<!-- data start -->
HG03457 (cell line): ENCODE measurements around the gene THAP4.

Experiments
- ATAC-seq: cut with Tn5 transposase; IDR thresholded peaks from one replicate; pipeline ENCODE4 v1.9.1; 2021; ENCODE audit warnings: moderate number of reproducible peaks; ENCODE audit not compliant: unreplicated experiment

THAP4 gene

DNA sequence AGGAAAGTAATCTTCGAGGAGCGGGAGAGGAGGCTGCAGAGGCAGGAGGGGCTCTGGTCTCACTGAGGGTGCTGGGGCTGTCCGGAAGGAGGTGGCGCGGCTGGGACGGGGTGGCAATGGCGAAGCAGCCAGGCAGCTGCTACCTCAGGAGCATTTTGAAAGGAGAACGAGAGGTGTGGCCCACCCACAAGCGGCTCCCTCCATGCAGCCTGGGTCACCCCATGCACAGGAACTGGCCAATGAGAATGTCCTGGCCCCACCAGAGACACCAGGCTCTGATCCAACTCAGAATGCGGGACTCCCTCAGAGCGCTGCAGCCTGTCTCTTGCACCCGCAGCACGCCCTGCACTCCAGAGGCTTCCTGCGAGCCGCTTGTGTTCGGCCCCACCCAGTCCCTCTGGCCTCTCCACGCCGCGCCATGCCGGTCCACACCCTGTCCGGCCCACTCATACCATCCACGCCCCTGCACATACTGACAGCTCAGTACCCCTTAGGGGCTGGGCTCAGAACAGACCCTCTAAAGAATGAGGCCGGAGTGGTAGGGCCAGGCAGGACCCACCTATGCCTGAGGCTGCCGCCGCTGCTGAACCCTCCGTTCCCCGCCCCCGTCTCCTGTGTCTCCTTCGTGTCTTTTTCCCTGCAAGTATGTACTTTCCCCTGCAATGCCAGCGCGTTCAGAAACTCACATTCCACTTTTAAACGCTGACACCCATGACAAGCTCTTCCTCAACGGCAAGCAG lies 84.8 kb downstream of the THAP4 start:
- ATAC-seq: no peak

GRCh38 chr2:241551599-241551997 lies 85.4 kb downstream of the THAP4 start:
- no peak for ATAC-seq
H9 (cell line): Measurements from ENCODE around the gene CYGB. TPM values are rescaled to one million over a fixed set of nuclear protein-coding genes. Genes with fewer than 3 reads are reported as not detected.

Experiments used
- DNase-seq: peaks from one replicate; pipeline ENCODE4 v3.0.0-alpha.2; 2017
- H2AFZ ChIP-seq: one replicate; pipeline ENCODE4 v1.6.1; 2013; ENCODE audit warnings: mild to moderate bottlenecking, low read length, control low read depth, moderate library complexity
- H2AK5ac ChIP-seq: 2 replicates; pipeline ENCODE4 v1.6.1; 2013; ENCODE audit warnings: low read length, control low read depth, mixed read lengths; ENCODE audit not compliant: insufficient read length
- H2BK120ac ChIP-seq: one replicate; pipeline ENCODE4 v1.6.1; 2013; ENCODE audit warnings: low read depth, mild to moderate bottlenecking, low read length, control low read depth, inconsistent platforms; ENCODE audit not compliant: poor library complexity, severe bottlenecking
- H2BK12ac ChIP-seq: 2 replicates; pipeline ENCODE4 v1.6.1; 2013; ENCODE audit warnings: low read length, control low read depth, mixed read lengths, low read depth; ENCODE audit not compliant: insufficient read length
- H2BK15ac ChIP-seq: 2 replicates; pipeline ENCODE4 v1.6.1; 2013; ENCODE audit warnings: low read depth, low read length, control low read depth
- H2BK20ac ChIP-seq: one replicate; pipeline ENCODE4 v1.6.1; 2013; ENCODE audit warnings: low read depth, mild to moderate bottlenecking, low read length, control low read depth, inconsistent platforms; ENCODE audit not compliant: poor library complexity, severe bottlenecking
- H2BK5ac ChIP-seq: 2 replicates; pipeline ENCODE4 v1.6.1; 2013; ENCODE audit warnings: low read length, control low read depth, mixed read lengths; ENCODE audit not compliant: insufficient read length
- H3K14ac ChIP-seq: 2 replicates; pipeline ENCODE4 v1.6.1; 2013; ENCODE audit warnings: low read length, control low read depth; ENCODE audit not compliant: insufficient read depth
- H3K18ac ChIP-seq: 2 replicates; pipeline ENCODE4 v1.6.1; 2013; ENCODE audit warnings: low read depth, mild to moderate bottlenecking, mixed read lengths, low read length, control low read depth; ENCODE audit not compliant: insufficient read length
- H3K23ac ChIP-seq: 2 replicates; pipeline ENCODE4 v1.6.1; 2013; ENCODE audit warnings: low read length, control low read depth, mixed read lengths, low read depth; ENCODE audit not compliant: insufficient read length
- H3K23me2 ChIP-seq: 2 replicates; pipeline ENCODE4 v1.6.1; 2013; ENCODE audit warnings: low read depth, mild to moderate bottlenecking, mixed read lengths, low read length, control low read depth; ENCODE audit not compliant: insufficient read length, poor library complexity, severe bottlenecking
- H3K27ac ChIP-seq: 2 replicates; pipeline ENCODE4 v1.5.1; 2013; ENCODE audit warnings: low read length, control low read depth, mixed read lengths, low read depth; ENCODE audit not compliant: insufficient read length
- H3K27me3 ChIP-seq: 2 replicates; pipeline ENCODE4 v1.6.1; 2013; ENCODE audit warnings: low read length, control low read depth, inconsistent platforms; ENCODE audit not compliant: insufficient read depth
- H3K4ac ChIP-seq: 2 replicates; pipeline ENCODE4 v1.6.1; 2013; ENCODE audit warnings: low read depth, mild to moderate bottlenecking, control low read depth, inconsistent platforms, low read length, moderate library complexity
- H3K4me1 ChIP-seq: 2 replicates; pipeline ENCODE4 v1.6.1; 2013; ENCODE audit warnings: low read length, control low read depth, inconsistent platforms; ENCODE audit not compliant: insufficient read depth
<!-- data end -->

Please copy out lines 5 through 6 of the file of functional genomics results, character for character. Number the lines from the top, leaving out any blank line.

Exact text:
DNA sequence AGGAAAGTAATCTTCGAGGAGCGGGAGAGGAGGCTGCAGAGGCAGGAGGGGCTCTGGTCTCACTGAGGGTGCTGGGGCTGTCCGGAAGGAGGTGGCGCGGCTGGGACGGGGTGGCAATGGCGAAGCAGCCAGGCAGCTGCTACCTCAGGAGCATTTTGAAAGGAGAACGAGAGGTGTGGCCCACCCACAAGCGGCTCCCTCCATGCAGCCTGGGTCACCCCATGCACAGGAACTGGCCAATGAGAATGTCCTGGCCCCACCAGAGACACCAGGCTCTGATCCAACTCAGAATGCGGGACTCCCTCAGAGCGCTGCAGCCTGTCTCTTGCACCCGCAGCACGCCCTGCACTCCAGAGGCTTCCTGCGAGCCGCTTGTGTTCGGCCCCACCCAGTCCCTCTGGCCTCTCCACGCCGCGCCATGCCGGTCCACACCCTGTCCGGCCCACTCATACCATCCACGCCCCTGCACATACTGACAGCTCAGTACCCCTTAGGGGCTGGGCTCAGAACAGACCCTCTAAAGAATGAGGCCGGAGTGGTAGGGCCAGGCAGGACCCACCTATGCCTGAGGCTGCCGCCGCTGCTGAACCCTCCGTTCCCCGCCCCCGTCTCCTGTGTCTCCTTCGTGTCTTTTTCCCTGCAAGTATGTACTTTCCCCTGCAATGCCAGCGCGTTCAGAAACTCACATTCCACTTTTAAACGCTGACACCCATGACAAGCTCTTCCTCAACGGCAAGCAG lies 84.8 kb downstream of the THAP4 start:
- ATAC-seq: no peak